Workplace of the future will be in the cloud
Most Americans believe that the "workplace of the future" will be cloud based, according to a recent survey by Wakefield Research sponsored by cloud-based communications firm Citrix.
In addition, a majority of the 1,000 American adults surveyed by Wakefield Research recognized the economic benefits of cloud computing, with 32 percent citing it as a catalyst for small business growth.
At the same time, most Americans are cloudy about what cloud computing is, with a majority saying they never use cloud computing. Yet 95 percent of the respondents said they use services--such as online banking, online shopping, social networking, and online games--that are cloud based.
Respondents who limit their use of the cloud or avoid it altogether cited cost, security, and privacy concerns as the main reasons for their cloud phobia.
"This survey clearly shows that the cloud phenomenon is taking root in our mainstream culture, yet there is still a wide gap between the perceptions and realities of cloud computing," said Kim DeCarlis, vice president of corporate marketing at Citrix. "The most important takeaway from this survey is that the cloud is viewed favorably by the majority of Americans, and when people learn more about the cloud they understand it can vastly improve the balance between their work and personal lives."
According to a separate survey conducted by Spiceworks and sponsored by EMC, a social network for IT professionals, small and medium-sized businesses (SMBs) are increasingly turning to cloud-based applications and services to improve employee productivity and reduce IT costs.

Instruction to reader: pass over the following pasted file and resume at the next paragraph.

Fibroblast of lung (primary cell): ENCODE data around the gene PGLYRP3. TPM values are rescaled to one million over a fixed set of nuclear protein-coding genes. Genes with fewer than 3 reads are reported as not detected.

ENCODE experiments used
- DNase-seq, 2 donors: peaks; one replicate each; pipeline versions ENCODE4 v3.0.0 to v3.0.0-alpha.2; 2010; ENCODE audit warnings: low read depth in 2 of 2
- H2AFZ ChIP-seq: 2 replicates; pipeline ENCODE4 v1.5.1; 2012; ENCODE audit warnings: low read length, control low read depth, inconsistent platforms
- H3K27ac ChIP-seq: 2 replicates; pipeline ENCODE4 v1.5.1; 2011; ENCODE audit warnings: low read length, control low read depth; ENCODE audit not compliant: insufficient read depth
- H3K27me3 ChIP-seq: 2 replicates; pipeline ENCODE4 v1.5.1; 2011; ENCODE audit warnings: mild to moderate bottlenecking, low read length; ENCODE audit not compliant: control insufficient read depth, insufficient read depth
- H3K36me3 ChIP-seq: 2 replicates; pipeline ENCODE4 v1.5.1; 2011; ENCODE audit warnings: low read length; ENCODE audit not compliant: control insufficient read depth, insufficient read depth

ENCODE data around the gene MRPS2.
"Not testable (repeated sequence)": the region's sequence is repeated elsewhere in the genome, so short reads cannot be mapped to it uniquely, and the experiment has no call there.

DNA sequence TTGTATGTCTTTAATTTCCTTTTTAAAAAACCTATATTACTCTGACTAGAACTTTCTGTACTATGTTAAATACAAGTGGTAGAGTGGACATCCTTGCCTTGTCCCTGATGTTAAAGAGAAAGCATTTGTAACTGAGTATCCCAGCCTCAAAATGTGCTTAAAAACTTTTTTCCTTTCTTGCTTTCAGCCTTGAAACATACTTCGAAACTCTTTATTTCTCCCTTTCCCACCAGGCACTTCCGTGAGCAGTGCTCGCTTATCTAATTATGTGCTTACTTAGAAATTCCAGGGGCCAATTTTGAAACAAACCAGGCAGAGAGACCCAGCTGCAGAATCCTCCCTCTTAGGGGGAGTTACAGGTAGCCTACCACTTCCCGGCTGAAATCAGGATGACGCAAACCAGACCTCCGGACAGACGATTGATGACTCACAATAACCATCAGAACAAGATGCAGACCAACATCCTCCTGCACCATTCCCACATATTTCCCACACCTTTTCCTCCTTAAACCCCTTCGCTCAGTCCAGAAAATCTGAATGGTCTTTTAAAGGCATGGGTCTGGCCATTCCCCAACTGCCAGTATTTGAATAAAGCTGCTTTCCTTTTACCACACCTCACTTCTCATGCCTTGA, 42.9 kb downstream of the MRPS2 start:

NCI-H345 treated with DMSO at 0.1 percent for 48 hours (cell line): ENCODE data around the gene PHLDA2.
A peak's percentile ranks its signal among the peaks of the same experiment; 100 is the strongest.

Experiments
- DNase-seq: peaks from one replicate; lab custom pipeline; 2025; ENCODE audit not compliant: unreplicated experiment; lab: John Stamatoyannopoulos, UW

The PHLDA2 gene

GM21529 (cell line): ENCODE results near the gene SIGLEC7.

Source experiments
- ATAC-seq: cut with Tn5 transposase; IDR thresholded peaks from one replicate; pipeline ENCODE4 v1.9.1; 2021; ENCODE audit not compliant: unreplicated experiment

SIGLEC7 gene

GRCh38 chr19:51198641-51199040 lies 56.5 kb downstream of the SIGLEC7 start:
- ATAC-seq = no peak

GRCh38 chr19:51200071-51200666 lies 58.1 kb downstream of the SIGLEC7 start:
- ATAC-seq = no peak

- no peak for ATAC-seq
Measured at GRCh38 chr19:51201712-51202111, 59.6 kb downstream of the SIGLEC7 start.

The most popular cloud-based applications among SMBs are file-sharing, email, and productivity applications, according to the survey of 323 SMB IT professionals in North America and EMEA (Europe, the Middle East, and Africa).
One-third of those surveyed said employees are using file-sharing services at the office on their own, with 87 percent selecting Dropbox. For those IT professionals who have or plan to approve a file-sharing vendor in the next six months, 28 percent are considering Dropbox, 10 percent prefer Box, and 37 percent would select a different vendor.
More than three-quarters of respondents said data accessibility was the primary advantage of file-sharing services; however, 73 percent cited a lack of control and security issues as their biggest concerns.
Slightly more than half of those surveyed have deployed an on-premise email product, while 42 percent have chosen a hosted environment. An additional 6 percent plan to migrate to hosted email within the next six months.
According to the Spiceworks survey, 34 percent of those with a hosted environment are using Google, while 16 percent have selected Microsoft Office 365. Half of respondents have selected another hosted option, which includes hosted instances of Microsoft Exchange.
More than one-third of respondents said they are currently using or plan to use a cloud-based productivity suite for word processing, spreadsheets, and other tasks. At the same time, 64 percent are not currently using or plan to use a cloud-based offering.
For those who have deployed or are planning to deploy a cloud-based productivity suite, Google Apps (48 percent) and Microsoft Office 365 (43 percent) are the most popular. Interestingly, North American companies are more likely to adopt cloud-based productivity suites, with 38 percent currently using or planning to adopt in the future, versus 30 percent in EMEA.